Batman Forever is fun. Yes, fun. It may seem like a swear word amongst the die-hard Burton devotees, but what Joel Schumacher has done with the Dark Knight, is open up the likability of his world that was previously repressed through the fear it was all be a bitcampy. He hasn’t done this at the expense of his hero, as Batman still remains the authority on all things serious, but he has allowed Batman’s villains to get away with a bit more hilarious hi-jinks than before. Carrey as the Riddler steals the show and clearly takes his influence from 60s Batman star Frank Gorshin as he prances around in an emerald leotard handing out the odd riddle when her can be arsed. Unfortunately it is at the expense of Tommy Lee Jones’ Two-Face who more or less gets left gurning in the background as he fills in the gaps when Carrey isn’t on screen. He’s an unfortunate casualty of Carrey’s hyperactive presence and perhaps should have been saved for another entry in the franchise, but with so much going on there’s no time to worry about such details. O’Donnell is fine as circus acrobat turned orphan Robin and Kidman does her best with what she is given to do, which isn’t all that much. Then of course there’s new Batman Val Kilmer, who manages to be both a great Batman and Bruce Wayne, easily filling the role made so intense as his previous incarnation with Michael Keaton playing the part. The film’s not perfect and there are a number of short comings in where the line should be drawn before things get too cartoony, but it is certainly a Bat-film that the whole family can watch without having to have the Samaritans on standby. Not quite as interesting as Batman Returns, but a bit more fun than Batman.

BATMAN & ROBIN

Director: Joel Schumacher
Screenplay: Akiva Goldsman
Producers: Mitchell Dauterive, William M. Elvin, Peter Macgregor-Scott, Benjamin Melniker, Michael E. Uslan
Starring: Arnold Schwarzenegger, George Clooney, Uma Thurman, Chris O’Donnell, Alicia Silverstone, John Glover, Elle Macpherson, Jeep Swenson, Elizabeth Sanders, Michael Gough, Pat Hingle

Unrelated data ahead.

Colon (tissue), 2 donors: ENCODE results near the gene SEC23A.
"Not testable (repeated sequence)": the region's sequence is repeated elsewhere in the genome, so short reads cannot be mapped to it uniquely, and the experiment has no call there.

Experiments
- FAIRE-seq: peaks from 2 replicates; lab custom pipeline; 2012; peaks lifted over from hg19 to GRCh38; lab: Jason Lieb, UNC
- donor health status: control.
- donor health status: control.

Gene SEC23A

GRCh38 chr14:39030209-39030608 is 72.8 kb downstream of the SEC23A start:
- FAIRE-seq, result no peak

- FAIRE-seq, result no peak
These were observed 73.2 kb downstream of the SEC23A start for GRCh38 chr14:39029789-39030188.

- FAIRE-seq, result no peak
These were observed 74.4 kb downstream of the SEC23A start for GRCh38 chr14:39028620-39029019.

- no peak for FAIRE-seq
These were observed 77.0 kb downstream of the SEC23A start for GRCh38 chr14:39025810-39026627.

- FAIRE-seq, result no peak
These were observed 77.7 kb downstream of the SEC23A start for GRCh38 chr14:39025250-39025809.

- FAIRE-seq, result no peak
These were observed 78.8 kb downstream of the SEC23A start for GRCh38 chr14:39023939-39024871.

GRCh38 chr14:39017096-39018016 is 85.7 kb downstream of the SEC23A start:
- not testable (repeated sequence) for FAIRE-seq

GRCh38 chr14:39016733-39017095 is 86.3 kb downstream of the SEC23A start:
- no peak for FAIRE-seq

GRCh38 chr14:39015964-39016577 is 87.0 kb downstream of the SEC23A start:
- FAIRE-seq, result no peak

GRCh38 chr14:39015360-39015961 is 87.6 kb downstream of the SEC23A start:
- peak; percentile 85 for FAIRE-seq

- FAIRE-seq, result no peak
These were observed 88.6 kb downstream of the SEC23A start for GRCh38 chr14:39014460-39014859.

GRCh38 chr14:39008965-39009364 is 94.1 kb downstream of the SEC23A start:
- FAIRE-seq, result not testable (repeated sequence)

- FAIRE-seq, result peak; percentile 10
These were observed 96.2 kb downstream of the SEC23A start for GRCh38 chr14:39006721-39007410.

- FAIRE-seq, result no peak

Year: 1997
Country: USA
BBFC Certification: PG
Duration: 125 mins

Oh no, someone has made a mistake and it’s a bit of a big one. After the success of Batman Forever’s (1995) more light-hearted approach to the Batman mythology, director Joel Schumacher’s follow-up is a bit of a misjudged neon nightmare that has gone way off the scale of super heroic foul-ups. Just like when Tim Burton, relieved of the shackles of audience expectations following Batman (1989) went into full Burton-overdrive with Batman Returns (1992), Schumacher has done the same and it’s not for the faint hearted. If colour is your thing, then chances are that Batman & Robin will be something you can stomach, because it has lots of it. If on the other hand the thought of a DayGlo Dark Knight is about as welcoming as kick in the Utility Belt, then you should perhaps avoid your eyes, for Batman & Robin could be an assault on the senses. There’s more puce on screen than a colour chart from the local DIY store and that is only half the problem with Batman’s latest adventure in Gotham City. There’s also an unhealthy obsession with unfunny one-liners; close ups of intimate areas and lots and lots of padding to get through this two-hour step in the wrong direction. With Batman and Robin the perfect crime-fighting team in Gotham (and presumably Gotham’s only crime-fighting team), another new bunch of villains are needed to stop them from sloping off down the local discothèque to try it on with Wonder Woman. Step forward the cold-hearted Mr. Freeze (Schwarzenegger), the venomous Poison Ivy (Thurman) and the lumbering and embarrassingly gormless Bane (Swenson). Together they pose the ultimate threat to the Dynamic Duo, but not because they actually have the ability to defeat them, but because they seem so daft that Batman (Clooney) and Robin (O’Donnell) may actually just laugh themselves to death.